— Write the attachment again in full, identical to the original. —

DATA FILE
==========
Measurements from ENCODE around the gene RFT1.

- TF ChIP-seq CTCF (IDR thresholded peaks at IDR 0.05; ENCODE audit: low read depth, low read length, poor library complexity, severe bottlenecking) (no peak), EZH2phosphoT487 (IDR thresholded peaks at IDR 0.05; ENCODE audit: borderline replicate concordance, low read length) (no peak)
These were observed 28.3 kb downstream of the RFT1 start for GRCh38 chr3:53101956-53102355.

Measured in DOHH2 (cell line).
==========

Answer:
Measurements from ENCODE around the gene RFT1.

- TF ChIP-seq CTCF (IDR thresholded peaks at IDR 0.05; ENCODE audit: low read depth, low read length, poor library complexity, severe bottlenecking) (no peak), EZH2phosphoT487 (IDR thresholded peaks at IDR 0.05; ENCODE audit: borderline replicate concordance, low read length) (no peak)
These were observed 28.3 kb downstream of the RFT1 start for GRCh38 chr3:53101956-53102355.

Measured in DOHH2 (cell line).